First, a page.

Sure, there’s a chance that the group might make your product or service unnecessary for some members. But that’s the case with any form of content marketing, too. Seeing real-life possibilities, progress, and stories makes people more likely to seek out your help — not less.
That said, keep in mind what Baxter says about the kinds of people who find value in group membership:
Membership is about connection and access over privacy and ownership — and not everyone values these the same way.
Next step: Reduce your workload by defining your community by how it connects members to each other instead of to your company, your product, or you. Update your calls to action for joining the community and repost community guidelines & purpose with this in mind.
You haven’t defined the scope, values, culture, or purpose of the Facebook Group.
Facebook Groups are so easy to create that, often, not much care is given towards their true mission and purpose. Then, the next thing you know, the conversations are way off track, people are asking questions about things you don’t want to answer, and arguments break out between members.
Maybe that sounds like a stretch but I’ve seen it happen to so many of my colleagues’ groups.
Communities and Groups, in general, do best when the scope and values are clearly defined. Charles Vogl writes about this in his book The Art of Community. He says:
Understanding the shared values that attract and keep members in a community is important for leaders. For continued success, leaders must both clearly share and personally represent the values so others can recognize what they want to join.
And, it’s not enough to say your values are one thing and then act differently.
If you’re regularly promoting your own products, then self-promotion becomes a value of the community as modeled by your actions. If you’re sharing off-topic posts, then openness becomes a value and others will follow suit.
Make the scope, values, culture, and purpose of your Facebook Group — or any community — known explicitly. Then follow that up with implicit communication of those values on a daily basis through your own behavior.
Take Action: Make a list of your Group or community’s values. Then make a list of actions or behaviors that typify those values. Adjust your own engagement with the Group to reflect those values and only those values.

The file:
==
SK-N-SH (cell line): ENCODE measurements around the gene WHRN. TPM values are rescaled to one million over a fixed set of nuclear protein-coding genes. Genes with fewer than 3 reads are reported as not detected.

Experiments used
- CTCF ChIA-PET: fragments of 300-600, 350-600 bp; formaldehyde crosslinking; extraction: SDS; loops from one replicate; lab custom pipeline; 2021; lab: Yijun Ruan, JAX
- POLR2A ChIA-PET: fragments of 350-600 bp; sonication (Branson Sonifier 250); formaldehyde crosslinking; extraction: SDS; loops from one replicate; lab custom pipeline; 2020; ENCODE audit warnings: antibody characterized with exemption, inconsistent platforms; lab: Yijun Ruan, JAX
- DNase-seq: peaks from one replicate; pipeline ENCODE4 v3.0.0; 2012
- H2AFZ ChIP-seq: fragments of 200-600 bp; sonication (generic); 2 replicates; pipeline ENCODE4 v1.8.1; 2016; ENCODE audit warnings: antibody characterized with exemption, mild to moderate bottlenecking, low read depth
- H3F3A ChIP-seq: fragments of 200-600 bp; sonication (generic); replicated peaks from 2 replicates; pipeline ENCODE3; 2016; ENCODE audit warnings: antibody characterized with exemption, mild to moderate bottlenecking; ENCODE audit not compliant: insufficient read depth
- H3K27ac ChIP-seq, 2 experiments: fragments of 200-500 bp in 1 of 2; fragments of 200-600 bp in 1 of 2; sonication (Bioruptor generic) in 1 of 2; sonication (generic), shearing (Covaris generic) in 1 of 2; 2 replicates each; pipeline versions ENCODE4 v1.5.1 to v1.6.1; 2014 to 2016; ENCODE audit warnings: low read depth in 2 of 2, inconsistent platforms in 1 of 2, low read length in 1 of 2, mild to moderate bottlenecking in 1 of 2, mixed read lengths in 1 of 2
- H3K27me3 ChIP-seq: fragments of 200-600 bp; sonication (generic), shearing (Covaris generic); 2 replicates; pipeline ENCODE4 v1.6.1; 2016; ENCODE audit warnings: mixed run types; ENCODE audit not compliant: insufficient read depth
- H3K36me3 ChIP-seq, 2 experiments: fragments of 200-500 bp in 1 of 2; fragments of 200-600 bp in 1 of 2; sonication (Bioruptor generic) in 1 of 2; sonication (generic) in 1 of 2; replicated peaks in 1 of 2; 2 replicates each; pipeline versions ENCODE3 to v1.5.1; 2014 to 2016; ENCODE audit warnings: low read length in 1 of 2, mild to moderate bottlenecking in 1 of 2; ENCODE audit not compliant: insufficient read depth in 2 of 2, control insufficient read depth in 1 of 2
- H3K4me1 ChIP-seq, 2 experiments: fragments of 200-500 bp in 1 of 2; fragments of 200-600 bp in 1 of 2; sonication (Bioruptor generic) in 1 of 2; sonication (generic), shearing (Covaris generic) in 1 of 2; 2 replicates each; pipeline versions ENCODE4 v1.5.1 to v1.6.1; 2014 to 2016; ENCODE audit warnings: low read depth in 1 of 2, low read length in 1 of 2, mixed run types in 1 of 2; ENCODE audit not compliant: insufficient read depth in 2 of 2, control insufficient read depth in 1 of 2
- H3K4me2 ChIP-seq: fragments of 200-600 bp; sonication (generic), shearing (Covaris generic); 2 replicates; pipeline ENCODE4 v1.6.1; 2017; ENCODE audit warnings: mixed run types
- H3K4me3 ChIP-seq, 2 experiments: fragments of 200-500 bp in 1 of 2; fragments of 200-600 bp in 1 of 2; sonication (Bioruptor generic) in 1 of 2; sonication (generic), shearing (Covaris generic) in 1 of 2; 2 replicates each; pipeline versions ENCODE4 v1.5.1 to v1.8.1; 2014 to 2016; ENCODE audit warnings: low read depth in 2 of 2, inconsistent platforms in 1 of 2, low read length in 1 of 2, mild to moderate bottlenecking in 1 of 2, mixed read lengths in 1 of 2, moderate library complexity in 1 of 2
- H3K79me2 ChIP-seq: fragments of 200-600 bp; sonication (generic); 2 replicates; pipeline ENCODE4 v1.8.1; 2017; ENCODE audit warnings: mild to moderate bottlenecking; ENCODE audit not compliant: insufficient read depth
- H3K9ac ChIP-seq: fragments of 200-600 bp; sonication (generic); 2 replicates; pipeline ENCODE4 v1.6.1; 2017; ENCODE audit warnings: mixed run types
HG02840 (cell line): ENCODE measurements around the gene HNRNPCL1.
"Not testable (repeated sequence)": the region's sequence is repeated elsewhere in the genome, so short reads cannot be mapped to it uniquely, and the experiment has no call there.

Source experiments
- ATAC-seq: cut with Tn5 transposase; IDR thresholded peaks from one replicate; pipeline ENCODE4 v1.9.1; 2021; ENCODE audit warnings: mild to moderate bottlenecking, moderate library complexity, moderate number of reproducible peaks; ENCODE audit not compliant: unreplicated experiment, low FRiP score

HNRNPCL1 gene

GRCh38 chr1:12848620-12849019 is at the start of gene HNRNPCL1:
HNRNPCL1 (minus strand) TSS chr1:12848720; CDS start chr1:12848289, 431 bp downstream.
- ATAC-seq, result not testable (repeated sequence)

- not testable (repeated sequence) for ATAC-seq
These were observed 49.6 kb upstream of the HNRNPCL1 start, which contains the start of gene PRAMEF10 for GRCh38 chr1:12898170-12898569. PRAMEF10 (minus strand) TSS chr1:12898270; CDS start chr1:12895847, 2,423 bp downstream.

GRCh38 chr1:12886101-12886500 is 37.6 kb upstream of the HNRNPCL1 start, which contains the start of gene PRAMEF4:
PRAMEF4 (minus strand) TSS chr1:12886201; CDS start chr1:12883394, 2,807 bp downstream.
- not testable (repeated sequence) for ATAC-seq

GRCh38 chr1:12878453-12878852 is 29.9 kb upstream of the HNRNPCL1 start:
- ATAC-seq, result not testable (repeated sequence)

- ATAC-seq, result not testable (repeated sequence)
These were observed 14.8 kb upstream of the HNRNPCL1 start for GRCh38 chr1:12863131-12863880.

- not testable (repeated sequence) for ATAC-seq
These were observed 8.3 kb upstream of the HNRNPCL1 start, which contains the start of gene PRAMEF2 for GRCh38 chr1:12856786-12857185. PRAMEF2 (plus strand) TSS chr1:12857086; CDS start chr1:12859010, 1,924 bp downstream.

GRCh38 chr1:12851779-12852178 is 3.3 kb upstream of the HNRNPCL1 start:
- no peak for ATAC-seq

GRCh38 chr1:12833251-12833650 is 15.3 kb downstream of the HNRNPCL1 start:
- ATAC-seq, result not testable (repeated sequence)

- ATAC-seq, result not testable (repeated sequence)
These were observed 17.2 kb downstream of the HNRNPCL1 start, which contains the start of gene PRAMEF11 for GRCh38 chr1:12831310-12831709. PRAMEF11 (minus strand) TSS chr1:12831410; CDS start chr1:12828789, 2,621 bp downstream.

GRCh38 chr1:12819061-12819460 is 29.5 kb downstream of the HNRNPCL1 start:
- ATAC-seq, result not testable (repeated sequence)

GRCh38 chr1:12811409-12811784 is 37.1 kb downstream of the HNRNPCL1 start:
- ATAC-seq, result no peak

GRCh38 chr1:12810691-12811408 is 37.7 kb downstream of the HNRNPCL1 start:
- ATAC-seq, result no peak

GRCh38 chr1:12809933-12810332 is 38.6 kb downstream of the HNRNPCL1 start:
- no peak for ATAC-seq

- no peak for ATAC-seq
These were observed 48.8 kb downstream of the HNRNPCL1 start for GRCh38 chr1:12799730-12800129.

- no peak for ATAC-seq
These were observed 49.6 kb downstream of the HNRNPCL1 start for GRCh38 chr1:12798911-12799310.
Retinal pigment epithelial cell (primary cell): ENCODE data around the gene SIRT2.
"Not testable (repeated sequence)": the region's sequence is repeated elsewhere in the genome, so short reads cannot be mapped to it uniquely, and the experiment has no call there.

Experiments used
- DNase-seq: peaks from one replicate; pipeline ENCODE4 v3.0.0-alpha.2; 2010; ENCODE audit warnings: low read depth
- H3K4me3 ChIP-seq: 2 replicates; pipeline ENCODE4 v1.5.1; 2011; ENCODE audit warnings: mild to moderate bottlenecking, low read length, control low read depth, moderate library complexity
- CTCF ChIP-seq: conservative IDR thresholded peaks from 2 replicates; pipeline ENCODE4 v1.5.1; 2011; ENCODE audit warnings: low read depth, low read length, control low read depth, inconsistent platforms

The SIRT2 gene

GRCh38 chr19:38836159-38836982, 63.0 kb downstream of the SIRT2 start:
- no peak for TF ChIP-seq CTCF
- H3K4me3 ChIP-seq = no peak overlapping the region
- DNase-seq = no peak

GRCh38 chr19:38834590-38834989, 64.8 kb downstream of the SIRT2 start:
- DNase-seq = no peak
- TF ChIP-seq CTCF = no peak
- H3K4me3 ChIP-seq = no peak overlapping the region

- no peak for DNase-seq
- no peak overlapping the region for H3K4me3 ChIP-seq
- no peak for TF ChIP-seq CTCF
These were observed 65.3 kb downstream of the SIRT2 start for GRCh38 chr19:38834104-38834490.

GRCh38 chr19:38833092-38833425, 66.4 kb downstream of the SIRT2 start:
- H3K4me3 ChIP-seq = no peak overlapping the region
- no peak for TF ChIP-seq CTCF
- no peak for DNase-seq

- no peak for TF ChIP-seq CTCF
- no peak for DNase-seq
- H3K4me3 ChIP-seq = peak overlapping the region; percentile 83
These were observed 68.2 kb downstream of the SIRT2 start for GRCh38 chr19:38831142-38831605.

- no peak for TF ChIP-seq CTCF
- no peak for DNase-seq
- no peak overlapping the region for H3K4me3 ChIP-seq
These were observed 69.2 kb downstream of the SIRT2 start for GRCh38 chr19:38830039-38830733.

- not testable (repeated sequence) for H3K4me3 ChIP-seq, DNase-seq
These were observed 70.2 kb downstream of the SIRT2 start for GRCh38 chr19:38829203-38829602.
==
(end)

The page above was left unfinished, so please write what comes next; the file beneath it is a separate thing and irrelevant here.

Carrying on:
You’re trying to lead the conversation instead of facilitate it.
One of the biggest complaints with Facebook Groups is how much work they entail. And, yes, effective community-building is hard work!
But one of the biggest reasons Group owners balk at the amount of work they’re doing is because they created too much work for themselves in the first place!
Groups are best when members lead the conversation but leaders facilitate it. That means your content strategy shouldn’t revolve around providing content but, instead, prompting content created by members. You might host live video events that get people talking and sharing. You might have weekly posts (the same each week) that ask people to check in on a particular topic or experience. You might have photo prompts.
Suddenly, your content workload gets extremely small and you can turn your attention toward facilitation and moderation — which makes the whole experience more remarkable for your members.
They encourage “member contribution” instead of “member engagement” for this very reason. Engagement tends to imply members react to our own content as leaders. Contribution, on the other hand, is about encouraging members to share their stories, experiences, questions, and discoveries in a way that drives the Group content, instead of following it.
Take Action: What kinds of contributions do you want your Group members to make? Form a fresh content strategy that encourages those contributions instead of reaction to your own contributions.
You’re relying on already established habits instead of creating new ones.
Again, Facebook Groups are easy to create. They’re also easy to find new members for. They’re also fairly easy to encourage engagement in.